Undersea Warfare The Official Magazine of the U.S. Submarine Force

Summer 2004 Cover of Undersea Warfare Magazine

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Summer 2004/Archives

U.S. Submarine... Beacause Stealth Matters


Washington Watch


Operational Depth

Ships At Sea

Letters to the Editor


6th Annual Undersea Warfare Photo Contest Winners

Former Commander-in-Chief Christens PCU Jimmy Carter

Hard-charging and Persistent: The Crew of PCU Virginia Looks Ahead

Pacific Reach 2004
U.S. Foreign Navies Practice Submarine Rescue, Foster Cooperation and Improve Interoperability

SSGN Conversions: Embodying the Sea Power 21 Vision

Heading North!
Traveling the Artic Region, U.S. Submarines Find Adventure, New Challenges, and New Friends

Saviors and Suppliers: World War II Submarine Speacial Operations in the Phillippines

Enhances Stability and Increases Interoperability in the Pacific Rim

Those in Peril - the S-5 Incident

Bringing Science to Life
Teaching Science Using Submarine Technology and the ex-USS Narwhal (SSN-671)

2004 Force Organization Map

Submarine Force Links

Director, Submarine Warfare

Commander, Naval Submarine Forces

Commander, Submarine Force Pacific Fleet

Navy News Stand

Undersea Warfare Photo Contest



Undersea Warfare 2003 CHINFO Merit Award

Saviors and Suppliers World War II Submarine Special Operations in the Philippines
by Thomas Holian

Map of the Philippines

Anyone happening to glance towards the American fleet-type submarine USS Gudgeon (SS-211) during the night of Sunday, 27 December 1942, as she lay moored to the dock at Fremantle, Australia, might have observed an unusual sight. Seven mess boys boarded the submarine, saluted the colors, and then immediately proceeded down the hatch. No sooner were they below decks than Gudgeon, captained by LCDR William Stovall, Jr., slid away from the dock and quietly maneuvered out to sea.

The “mess boys” were in fact disguised Filipino soldiers and intelligence officers, led by Major Jesus Villamor, U.S. Army. Two days earlier, Gudgeon’s crew had loaded her with a ton of equipment specially ordered for the mission their passengers were about to embark upon. Gudgeon’s top- secret task: to deliver the soldiers and their gear to Mindanao and Panay, two key Philippine islands, to help bolster the Philippine guerilla forces resisting the Japanese occupation, without being detected.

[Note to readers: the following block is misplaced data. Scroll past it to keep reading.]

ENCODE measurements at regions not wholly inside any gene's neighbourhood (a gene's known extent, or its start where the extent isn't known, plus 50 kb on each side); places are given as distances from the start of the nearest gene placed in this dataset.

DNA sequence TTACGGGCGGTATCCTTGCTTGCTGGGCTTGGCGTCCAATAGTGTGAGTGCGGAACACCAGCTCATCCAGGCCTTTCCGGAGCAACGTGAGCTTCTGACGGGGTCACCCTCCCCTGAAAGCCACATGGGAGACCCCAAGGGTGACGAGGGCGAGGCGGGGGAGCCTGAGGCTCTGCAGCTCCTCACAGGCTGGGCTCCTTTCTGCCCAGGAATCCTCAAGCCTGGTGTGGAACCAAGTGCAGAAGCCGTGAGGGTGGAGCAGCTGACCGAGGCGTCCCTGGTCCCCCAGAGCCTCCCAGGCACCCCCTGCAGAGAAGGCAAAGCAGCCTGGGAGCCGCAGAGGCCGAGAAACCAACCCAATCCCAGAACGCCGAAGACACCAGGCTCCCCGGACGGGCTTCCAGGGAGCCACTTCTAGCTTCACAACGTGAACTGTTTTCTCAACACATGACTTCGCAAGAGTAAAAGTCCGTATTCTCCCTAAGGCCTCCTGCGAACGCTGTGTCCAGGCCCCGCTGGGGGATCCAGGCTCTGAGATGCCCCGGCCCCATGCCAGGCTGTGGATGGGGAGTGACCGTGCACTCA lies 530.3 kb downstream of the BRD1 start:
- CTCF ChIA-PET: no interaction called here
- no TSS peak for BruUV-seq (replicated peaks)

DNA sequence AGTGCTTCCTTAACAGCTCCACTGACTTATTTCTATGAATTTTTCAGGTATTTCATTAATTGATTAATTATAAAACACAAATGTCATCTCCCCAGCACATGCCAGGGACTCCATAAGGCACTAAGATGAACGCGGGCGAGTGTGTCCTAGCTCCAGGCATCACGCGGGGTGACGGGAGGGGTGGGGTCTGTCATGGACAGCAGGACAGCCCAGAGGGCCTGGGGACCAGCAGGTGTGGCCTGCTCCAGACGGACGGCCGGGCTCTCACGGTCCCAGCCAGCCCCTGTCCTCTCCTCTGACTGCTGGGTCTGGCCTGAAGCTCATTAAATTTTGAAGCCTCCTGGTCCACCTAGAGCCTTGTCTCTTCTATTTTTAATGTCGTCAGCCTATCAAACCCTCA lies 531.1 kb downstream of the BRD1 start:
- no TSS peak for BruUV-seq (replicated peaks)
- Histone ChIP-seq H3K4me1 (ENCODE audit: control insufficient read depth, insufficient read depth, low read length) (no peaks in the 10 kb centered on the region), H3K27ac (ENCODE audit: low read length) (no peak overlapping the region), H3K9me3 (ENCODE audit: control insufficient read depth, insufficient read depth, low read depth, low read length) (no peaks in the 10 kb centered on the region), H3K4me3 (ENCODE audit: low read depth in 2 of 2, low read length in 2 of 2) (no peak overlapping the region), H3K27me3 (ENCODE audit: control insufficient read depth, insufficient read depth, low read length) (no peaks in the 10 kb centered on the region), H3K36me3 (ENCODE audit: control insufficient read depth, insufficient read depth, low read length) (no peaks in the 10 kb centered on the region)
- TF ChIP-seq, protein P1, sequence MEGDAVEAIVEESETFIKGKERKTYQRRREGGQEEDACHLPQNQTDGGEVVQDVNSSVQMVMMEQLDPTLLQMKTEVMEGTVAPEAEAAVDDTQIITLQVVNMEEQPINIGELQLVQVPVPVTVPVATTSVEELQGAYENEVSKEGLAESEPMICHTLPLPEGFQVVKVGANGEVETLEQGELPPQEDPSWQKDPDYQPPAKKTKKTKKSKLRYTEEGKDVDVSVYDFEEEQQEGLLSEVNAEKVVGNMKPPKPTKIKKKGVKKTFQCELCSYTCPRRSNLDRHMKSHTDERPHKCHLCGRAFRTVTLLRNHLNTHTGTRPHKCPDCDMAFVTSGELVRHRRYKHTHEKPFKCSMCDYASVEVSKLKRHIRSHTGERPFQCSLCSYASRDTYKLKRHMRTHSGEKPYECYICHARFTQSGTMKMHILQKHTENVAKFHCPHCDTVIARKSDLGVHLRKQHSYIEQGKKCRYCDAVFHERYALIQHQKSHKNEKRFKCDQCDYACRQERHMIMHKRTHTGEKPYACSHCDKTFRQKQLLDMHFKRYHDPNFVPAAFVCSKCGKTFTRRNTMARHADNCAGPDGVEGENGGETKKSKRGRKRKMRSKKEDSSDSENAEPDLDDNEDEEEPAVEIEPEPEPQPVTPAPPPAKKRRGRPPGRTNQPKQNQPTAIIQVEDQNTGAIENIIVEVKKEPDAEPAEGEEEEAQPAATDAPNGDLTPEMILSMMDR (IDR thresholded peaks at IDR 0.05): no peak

Photo caption follows

The fleet-type submarine USS Gudgeon
(SS-211) in San Francisco Bay, California in August 1943. Gudgeon was sent on the first official guerrilla submarine mission to the Philippines, and later completed one more. Gudgeon’s CO on the second occasion concluded his official report by stating: “As long as a torpedo shortage exists, it seems feasible and highly desirable that every submarine bound for the Philippines or the South China Sea carry what men and equipment it can to [the Philippine guerrilla] troops who are on the spot and capable of seriously harassing the enemy.”

One year before Gudgeon slipped out of Fremantle, General Douglas MacArthur, responsible for the defense of the Philippine Islands, was forced to declare the capital, Manila, an open city in the face of Japanese invasion forces. At his new headquarters on the fortified island of Corregidor in Manila Bay, MacArthur searched for effective ways to fight back against the wave of Japanese invaders threatening to take over the island nation. The general quickly realized that, should the invaders secure the whole country, the best hope for retaking the islands would be to enlist the support of native forces to harass the enemy while the U.S. military prepared for its counter-offensive. Soon enough, messengers were sent out to encourage loyal Filipinos to set up guerrilla units to gather intelligence and keep the Japanese forces distracted. Unfortunately for MacArthur, it soon became clear that these guerrilla forces were doomed to failure in their initial state of preparation. Brave and loyal though they may have been, they did not have the strong leadership necessary to perform meaningful operations. Nor did they have any means for receiving badly-needed supplies from outside the country.